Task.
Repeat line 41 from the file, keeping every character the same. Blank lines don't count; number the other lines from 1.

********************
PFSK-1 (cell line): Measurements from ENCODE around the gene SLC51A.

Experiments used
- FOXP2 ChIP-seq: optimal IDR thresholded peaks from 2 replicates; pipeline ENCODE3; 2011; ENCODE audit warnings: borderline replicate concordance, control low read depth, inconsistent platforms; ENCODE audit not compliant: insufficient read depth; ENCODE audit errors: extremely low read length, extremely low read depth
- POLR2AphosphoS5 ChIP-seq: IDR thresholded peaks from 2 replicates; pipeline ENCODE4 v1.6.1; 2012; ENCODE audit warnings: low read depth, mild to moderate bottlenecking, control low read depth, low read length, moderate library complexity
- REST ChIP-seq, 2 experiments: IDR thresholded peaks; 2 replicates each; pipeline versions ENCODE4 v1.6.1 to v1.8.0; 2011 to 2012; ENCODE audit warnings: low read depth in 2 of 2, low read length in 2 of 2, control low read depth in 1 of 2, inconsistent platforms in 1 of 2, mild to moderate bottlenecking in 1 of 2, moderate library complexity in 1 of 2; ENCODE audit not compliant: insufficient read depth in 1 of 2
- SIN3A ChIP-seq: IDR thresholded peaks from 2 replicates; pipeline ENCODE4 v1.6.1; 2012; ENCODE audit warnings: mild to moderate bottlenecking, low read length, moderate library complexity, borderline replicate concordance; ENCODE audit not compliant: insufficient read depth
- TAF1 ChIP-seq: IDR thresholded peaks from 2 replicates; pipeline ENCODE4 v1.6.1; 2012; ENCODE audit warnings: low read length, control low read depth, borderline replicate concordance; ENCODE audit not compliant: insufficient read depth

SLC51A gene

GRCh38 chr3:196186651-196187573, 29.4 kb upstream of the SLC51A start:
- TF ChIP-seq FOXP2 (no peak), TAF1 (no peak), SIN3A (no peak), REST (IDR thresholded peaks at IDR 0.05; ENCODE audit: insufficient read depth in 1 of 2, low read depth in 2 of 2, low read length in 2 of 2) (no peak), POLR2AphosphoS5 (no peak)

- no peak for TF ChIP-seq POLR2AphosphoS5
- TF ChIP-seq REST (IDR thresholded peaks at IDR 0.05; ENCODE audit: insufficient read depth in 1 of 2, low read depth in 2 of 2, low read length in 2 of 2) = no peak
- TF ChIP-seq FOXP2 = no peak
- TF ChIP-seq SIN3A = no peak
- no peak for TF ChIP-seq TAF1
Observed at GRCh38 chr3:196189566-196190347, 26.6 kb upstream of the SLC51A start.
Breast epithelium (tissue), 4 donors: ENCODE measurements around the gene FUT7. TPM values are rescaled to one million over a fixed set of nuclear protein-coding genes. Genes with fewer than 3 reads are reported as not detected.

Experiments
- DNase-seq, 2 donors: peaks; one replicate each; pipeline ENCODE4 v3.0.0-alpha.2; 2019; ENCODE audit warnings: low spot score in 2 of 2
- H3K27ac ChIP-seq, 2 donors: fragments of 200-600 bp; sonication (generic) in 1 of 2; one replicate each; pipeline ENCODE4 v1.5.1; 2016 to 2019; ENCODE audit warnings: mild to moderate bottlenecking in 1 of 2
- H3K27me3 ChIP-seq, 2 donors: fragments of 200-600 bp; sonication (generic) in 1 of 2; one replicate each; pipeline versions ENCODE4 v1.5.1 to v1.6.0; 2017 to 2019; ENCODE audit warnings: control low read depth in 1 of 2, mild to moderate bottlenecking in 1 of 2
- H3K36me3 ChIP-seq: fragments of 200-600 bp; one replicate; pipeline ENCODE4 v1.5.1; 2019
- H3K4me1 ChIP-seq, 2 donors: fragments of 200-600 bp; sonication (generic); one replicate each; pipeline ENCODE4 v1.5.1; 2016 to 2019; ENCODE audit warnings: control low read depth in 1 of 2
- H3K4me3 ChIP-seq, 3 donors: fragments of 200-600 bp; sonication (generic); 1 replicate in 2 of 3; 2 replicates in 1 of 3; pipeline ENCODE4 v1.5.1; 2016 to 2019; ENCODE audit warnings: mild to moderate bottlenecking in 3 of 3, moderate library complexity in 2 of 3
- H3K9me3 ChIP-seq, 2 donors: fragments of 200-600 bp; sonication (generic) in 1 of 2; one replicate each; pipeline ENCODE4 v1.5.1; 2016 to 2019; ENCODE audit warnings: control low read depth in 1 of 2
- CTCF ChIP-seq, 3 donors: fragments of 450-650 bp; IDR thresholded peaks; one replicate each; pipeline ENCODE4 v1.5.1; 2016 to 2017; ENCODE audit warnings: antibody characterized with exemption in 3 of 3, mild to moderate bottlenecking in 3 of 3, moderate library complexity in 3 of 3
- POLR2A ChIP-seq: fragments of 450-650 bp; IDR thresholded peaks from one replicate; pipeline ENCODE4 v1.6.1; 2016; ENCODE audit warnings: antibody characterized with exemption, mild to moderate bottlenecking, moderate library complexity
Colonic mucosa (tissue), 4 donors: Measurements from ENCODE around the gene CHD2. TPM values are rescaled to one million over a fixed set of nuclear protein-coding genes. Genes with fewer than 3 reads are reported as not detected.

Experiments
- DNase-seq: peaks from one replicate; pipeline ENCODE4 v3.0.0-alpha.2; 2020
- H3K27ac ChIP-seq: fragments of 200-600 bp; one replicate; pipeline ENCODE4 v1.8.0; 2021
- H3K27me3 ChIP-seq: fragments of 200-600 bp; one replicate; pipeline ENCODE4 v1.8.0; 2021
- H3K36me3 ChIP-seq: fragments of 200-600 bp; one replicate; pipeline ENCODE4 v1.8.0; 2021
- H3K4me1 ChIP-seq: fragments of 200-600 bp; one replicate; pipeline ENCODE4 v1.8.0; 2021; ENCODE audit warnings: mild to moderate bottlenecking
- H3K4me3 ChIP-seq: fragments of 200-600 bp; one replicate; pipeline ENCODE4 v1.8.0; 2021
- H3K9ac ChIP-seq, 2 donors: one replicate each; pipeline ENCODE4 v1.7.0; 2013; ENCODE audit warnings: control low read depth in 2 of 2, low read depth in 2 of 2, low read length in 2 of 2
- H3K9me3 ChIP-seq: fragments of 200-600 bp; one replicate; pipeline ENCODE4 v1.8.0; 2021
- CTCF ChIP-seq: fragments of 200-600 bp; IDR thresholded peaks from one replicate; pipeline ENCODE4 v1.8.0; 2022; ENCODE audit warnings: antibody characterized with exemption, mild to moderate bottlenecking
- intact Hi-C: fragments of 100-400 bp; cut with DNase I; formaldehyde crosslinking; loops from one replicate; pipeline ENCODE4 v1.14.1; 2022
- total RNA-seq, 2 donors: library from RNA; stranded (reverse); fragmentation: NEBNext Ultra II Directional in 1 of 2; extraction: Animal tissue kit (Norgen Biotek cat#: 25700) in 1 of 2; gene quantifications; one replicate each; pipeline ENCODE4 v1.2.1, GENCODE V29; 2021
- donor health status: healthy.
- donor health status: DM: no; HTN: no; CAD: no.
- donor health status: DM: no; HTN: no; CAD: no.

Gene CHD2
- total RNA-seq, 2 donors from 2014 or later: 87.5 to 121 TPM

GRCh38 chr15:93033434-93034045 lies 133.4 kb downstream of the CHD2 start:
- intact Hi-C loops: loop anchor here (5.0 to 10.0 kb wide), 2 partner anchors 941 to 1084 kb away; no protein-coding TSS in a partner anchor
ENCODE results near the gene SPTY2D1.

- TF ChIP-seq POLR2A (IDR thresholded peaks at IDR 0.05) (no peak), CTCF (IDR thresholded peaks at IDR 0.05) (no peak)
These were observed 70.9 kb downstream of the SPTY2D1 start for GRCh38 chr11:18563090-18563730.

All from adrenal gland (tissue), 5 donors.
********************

- donor health status: healthy.